“[I]t is clear that the County was on notice of the loss in fair market value of the landfill prior to Blue Water's suit, and had accepted the validity of the appraisals, prior to the suit and for five years thereafter,” the opinion continued.  “In granting the permit in September 2017, the county commissioners afforded significant weight to the appraisals submitted with the claim. The County cannot claim that they were never on notice of the claimed loss of property value.”

Addressing the trial judge’s determination on “business damages,” the appellate panel noted that Blue Water had no operating business. “Sterner's appraisals showed the value of the permitted land at its best and highest use, a landfill,” the judges wrote.  “The appraisals demonstrated a loss in value, not a loss in income.”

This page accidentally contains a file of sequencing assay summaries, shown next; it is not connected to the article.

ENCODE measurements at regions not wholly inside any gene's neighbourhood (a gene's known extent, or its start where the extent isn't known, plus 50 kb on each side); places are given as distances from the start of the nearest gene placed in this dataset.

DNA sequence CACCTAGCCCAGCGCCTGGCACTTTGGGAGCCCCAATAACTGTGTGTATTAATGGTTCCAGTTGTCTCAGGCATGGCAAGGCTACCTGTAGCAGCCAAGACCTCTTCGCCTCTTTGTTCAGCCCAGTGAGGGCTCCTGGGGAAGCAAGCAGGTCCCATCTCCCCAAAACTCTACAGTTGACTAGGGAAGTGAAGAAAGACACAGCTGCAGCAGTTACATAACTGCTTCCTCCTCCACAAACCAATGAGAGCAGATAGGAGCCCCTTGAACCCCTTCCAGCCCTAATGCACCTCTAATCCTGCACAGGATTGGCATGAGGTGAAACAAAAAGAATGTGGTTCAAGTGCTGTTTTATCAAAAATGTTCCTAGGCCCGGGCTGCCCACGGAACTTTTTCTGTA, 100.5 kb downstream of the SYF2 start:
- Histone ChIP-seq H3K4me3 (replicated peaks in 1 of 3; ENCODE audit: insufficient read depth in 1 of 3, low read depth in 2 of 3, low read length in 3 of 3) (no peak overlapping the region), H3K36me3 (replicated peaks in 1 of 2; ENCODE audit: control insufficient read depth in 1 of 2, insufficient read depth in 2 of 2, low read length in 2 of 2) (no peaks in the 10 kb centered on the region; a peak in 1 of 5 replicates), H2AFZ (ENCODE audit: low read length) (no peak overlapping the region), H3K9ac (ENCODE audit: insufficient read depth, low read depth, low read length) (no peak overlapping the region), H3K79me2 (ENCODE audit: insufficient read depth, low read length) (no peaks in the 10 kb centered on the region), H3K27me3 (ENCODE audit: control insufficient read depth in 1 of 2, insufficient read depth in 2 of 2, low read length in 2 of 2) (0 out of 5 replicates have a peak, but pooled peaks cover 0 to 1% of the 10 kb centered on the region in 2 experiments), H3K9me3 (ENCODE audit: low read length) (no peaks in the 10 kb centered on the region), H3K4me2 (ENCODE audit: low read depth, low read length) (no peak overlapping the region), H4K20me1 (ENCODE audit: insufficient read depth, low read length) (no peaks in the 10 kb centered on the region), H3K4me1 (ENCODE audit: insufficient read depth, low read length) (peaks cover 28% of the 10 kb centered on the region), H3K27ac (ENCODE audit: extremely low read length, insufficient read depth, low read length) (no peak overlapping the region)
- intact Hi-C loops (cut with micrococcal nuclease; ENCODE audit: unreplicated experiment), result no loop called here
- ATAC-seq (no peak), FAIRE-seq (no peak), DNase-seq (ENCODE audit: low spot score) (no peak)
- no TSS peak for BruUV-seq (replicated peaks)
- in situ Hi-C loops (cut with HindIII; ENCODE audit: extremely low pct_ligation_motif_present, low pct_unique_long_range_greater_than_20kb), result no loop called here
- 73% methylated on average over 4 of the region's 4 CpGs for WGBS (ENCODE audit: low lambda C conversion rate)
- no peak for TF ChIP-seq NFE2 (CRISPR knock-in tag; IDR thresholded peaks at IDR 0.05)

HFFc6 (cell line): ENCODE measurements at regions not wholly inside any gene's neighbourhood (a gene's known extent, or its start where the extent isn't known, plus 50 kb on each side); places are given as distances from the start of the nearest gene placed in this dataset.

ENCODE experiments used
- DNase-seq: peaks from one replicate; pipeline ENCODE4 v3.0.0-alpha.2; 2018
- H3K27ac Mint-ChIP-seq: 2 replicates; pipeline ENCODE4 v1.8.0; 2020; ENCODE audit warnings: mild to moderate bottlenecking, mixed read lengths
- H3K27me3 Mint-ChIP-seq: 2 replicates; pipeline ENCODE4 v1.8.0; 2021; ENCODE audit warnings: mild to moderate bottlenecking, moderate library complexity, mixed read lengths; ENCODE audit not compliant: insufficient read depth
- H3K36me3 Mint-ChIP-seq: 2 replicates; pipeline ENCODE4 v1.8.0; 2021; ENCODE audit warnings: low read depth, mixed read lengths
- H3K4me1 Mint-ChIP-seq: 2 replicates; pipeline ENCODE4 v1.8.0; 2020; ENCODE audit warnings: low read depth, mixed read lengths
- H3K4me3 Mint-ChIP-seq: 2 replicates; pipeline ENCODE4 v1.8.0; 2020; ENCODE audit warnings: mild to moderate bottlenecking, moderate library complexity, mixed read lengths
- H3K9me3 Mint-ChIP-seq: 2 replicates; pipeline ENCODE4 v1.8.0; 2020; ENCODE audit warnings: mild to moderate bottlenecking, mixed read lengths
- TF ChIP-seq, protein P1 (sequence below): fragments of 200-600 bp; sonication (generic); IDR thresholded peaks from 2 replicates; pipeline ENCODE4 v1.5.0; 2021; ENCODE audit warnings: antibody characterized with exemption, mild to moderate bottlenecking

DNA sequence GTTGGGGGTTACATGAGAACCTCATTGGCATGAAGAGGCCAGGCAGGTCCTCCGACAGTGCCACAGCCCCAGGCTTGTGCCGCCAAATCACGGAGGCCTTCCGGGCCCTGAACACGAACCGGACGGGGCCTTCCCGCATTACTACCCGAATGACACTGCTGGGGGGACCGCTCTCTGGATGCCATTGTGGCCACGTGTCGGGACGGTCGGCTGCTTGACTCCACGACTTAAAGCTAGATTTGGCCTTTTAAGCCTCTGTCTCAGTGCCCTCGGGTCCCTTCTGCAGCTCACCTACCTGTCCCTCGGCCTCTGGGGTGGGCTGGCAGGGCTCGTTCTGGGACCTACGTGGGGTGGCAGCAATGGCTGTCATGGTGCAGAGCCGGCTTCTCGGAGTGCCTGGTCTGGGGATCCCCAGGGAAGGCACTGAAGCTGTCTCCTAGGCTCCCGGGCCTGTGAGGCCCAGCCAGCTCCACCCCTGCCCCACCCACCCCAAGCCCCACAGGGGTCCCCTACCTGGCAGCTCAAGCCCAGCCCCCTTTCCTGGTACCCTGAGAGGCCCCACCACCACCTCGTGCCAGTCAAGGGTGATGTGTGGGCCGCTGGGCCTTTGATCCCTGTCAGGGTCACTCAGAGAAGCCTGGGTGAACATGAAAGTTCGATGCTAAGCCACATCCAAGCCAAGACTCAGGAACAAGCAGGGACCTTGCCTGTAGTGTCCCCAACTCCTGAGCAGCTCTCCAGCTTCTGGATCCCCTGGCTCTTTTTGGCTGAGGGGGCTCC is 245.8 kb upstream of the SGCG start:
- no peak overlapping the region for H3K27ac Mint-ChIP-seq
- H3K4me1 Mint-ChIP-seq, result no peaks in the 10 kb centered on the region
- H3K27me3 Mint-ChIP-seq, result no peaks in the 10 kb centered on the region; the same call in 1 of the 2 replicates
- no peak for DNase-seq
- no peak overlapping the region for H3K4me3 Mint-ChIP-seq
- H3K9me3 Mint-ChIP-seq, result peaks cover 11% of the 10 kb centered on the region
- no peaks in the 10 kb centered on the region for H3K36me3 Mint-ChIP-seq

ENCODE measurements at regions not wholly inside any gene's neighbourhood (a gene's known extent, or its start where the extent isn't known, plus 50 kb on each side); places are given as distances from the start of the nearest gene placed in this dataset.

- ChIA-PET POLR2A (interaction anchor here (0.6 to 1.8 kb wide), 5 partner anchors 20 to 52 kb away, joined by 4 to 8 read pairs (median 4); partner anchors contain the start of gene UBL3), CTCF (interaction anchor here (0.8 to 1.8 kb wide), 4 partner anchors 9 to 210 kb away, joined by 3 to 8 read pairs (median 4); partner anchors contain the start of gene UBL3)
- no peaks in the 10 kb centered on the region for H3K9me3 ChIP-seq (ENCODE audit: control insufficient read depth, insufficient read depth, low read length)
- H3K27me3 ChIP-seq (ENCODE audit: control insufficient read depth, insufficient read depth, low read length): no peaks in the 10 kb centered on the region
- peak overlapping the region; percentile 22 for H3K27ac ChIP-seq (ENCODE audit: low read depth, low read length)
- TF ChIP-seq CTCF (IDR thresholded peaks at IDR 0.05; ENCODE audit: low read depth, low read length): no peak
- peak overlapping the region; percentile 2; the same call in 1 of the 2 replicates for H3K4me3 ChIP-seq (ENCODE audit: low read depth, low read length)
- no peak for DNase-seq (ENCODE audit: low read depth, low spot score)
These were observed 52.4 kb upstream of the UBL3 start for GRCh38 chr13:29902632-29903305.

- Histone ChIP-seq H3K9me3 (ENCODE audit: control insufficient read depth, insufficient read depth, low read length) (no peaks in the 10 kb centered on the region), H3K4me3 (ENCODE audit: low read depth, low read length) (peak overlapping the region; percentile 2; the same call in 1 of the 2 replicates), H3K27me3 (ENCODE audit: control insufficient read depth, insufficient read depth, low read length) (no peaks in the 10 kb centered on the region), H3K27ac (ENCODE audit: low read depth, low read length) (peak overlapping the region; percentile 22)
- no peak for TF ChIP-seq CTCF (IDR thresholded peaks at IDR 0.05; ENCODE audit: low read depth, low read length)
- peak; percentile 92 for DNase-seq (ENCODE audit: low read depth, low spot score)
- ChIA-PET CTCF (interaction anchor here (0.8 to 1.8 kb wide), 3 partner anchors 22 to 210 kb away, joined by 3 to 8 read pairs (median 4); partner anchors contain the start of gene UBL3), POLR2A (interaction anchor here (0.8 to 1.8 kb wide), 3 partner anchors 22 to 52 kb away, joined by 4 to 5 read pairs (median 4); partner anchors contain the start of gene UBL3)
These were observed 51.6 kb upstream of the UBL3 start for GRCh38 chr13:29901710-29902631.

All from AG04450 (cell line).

Following the County's denial of the operating permit and its vote to include Blue Water's property in a protection area, Sterner wrote a letter indicating that those actions "directly restricted the use of the Property in such a manner that Blue Water will never be able to utilize the Property for its intended purpose." The panel concluded that the letter “confirmed Blue Water's claim that based on the County's actions, the property was no longer worth what it once was.”

The appeals court ultimately concluded that the appraisals are valid because they were “prepared by a person qualified to provide an expert opinion as to fair market value” and “provided sufficient information to allow the County to evaluate the claim for the purpose of determining whether to make a settlement offer.”   

Blue Water Holdings SRC, Inc. v. Santa Rosa County, Florida, No. 1D19-4387, Fla. Dist. Ct. App., Dec. 8, 2021.